ISIS Has Massacred 322 People From Sunni Tribe; Leader Says Iraqi Gov't Abandoned Them

Shi'ite fighters pose with a black flag belonging to the Islamic State, which they pulled down after capturing the town of Jurf al-Sakhar from the Islamic State militants, south of Baghdad, Iraq, October 26, 2014. |

An Iraqi tribal leader revealed that at least 322 members of a single Sunni tribe have been killed at the hands of terror group ISIS in the western Anbar province. The tribe's senior leader has blamed the government for abandoning the people to the jihadists.

"The government abandoned us and gave us to ISIS on a platter," Sheikh Naeem Al Gaoud of the Albu Nimr tribe told BBC News on Sunday. "We asked them many times for weapons but they gave us only promises."

Iraq's Ministry of Human Rights confirmed that 322 people in total have been killed, following news that ISIS militants shot dead 50 men and women from the tribe on Friday night into Saturday morning. Another 65 people are said to have been kidnapped.

ISIS, or the Islamic State as the group is also known, has accused the tribesmen and women of retaliating for being displaced from their homes.

The Islamic militants have targeted religious and ethnic minorities during their conquest of large amounts of territory in Iraq and Syria, while at the same time they have sought to unite jihadists from various countries around the world who are flooding in to join them.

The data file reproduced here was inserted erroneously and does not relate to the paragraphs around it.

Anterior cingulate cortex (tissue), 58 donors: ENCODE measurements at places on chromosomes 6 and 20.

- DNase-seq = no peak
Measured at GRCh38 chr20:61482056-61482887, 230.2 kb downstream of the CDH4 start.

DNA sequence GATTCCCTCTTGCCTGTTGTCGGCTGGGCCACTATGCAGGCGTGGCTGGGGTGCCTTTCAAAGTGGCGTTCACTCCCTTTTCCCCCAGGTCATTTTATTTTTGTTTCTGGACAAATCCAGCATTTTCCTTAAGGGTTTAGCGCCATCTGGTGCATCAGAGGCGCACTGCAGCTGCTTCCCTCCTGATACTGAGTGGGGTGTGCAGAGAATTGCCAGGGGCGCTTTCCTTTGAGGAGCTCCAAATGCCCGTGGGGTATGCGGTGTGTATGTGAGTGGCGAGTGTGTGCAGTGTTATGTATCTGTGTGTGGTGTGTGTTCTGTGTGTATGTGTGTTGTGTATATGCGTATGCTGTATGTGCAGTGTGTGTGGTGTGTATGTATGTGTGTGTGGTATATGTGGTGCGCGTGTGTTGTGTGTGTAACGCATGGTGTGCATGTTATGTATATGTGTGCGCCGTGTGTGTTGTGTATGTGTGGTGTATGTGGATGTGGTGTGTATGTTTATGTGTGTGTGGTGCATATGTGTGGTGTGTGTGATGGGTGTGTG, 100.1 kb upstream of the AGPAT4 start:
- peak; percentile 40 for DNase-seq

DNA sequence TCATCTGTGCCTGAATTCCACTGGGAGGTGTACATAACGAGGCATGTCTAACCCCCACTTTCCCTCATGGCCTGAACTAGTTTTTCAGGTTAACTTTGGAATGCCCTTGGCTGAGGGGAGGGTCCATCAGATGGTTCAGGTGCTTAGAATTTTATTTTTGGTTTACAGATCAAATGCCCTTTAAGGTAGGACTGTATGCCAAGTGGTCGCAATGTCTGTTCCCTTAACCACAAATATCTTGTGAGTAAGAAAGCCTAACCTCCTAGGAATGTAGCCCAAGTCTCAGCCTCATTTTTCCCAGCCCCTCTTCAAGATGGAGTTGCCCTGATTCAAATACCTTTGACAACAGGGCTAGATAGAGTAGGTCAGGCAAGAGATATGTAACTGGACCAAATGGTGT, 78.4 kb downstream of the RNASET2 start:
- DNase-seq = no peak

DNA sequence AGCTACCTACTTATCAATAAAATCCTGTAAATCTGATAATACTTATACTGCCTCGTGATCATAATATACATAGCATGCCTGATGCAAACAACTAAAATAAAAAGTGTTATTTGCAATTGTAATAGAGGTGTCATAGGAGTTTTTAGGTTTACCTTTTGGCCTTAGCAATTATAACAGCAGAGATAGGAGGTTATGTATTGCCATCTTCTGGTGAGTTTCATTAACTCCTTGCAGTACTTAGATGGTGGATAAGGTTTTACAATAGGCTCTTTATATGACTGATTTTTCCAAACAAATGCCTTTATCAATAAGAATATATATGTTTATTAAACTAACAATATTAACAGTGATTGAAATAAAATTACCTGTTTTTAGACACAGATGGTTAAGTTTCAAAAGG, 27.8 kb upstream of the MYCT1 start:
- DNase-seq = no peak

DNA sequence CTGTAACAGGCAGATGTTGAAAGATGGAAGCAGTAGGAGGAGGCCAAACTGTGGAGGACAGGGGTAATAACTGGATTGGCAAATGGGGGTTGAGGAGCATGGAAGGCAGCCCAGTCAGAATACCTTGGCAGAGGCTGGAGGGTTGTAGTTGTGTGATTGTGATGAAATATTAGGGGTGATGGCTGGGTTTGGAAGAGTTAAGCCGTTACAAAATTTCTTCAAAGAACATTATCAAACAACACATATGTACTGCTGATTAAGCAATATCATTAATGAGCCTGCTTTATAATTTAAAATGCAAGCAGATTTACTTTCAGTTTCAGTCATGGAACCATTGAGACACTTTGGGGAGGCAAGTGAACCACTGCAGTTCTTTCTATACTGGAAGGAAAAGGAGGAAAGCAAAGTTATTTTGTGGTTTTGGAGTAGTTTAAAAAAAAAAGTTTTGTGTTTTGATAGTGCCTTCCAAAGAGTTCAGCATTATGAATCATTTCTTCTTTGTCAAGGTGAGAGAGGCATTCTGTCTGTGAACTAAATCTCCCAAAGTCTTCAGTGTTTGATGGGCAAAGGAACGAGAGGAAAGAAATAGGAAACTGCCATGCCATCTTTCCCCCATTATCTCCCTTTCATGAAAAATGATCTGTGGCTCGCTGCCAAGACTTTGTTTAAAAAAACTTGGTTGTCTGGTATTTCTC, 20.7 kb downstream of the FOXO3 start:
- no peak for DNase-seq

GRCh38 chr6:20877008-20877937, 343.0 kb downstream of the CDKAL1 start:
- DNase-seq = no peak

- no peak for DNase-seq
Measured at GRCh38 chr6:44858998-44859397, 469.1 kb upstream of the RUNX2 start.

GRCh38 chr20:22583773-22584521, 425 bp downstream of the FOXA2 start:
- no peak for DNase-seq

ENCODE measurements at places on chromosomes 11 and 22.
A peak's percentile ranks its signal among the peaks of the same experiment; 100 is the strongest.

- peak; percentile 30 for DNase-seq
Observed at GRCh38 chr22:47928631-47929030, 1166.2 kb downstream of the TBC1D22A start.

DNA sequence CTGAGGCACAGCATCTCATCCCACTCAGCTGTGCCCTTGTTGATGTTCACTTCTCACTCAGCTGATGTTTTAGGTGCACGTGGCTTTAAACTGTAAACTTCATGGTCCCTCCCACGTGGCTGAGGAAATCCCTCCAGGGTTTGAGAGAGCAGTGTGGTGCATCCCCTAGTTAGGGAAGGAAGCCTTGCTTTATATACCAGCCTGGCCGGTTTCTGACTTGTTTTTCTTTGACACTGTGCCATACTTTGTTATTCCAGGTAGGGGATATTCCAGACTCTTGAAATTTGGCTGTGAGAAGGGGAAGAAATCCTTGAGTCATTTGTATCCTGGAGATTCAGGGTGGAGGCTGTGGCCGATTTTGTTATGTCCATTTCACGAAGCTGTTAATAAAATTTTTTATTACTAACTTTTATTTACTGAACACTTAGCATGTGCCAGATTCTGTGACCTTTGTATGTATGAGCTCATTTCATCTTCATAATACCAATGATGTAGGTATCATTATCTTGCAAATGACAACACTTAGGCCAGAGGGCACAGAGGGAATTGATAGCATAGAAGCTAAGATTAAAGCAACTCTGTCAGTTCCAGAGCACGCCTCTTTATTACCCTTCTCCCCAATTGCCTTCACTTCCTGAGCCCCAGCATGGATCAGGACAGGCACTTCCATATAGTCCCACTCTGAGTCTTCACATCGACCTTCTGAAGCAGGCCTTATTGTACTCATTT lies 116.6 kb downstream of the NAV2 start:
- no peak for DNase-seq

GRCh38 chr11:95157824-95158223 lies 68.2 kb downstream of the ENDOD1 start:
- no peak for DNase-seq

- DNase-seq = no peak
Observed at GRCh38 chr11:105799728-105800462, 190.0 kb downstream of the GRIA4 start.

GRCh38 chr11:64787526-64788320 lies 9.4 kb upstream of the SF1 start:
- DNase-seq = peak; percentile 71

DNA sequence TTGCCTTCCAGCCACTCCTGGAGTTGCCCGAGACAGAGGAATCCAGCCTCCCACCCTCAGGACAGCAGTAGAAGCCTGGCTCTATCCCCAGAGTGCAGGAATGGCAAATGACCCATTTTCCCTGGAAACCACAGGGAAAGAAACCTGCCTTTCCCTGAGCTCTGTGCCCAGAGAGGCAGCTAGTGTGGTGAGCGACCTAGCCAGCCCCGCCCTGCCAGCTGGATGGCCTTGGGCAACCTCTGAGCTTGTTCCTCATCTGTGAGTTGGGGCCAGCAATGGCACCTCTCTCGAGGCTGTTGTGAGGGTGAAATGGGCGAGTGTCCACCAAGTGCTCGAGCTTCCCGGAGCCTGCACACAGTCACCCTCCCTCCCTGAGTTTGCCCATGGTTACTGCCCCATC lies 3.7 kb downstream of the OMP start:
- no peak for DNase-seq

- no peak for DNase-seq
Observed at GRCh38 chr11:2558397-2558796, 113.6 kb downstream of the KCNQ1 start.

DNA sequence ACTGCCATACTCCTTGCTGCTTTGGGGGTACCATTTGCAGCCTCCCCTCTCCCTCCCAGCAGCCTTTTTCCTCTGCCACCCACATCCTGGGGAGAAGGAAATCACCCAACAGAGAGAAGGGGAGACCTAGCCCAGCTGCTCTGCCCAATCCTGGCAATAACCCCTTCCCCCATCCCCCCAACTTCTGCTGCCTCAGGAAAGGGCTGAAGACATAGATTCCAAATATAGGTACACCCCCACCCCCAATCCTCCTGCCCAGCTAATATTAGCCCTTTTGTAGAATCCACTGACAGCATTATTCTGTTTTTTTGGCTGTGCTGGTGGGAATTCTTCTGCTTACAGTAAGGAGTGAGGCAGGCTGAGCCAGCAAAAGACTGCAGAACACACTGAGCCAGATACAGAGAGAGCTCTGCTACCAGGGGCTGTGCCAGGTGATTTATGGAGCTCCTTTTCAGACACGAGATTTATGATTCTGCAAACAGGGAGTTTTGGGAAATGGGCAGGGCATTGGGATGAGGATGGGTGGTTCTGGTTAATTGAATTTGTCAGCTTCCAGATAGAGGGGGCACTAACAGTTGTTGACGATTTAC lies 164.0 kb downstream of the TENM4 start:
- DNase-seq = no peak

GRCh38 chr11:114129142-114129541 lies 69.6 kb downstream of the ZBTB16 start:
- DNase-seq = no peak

A U.N. report last week warned that there are close to 15,000 jihadists from 80 different countries who are taking up arms for ISIS and its mission to establish an Islamic caliphate.

Albu Nimr leaders said that ISIS has carried out mass killings of their tribe on an almost daily basis. The latest victims included at least 10 women and children, who were lined up and publicly shot in the village of Ras al-Maa, north of the provincial capital Ramadi.

Al Gaoud told CNN that the kidnapped people are likely to have been killed. The senior leader said that the tribe, which numbers in the tens of thousands, has been planning on recapturing the town of Hit and the neighboring Ramadi, which ISIS had taken over and established holdouts. The Albu Nimr tribesmen said that they fought against the Islamic militants until they ran out of weapons and supplies.

American Gen. Martin Dempsey, the Joint Chiefs of Staff chairman, said that it will be necessary for Iraq to support Sunni tribesmen who are fighting back against ISIS. Dempsey said at a news conference last week that the Iraqi government had not yet asked the U.S. for military support to defend the Sunni tribe.

"That's why we need to expand the train-advise-and-assist mission into the ... Anbar Province," Dempsey said. "But the precondition for that is that the government of Iraq is willing to arm the tribes."

The American government has strongly condemned the latest killings of the Albu Nimr tribe people. It has lead a coalition of countries that have launched airstrikes against ISIS targets in Iraq and Syria, but has not sent ground troops into the region.

"We are deeply concerned by reports of mass executions of Sunni tribesmen in Anbar province by ISIL and strongly condemn the brutal actions that ISIL continues to perpetrate against the Iraqi people," State Department spokeswoman Jen Psaki said.

"...ISIL's indiscriminate crimes prove, yet again, that it is targeting all Iraqis, regardless of faith or region."

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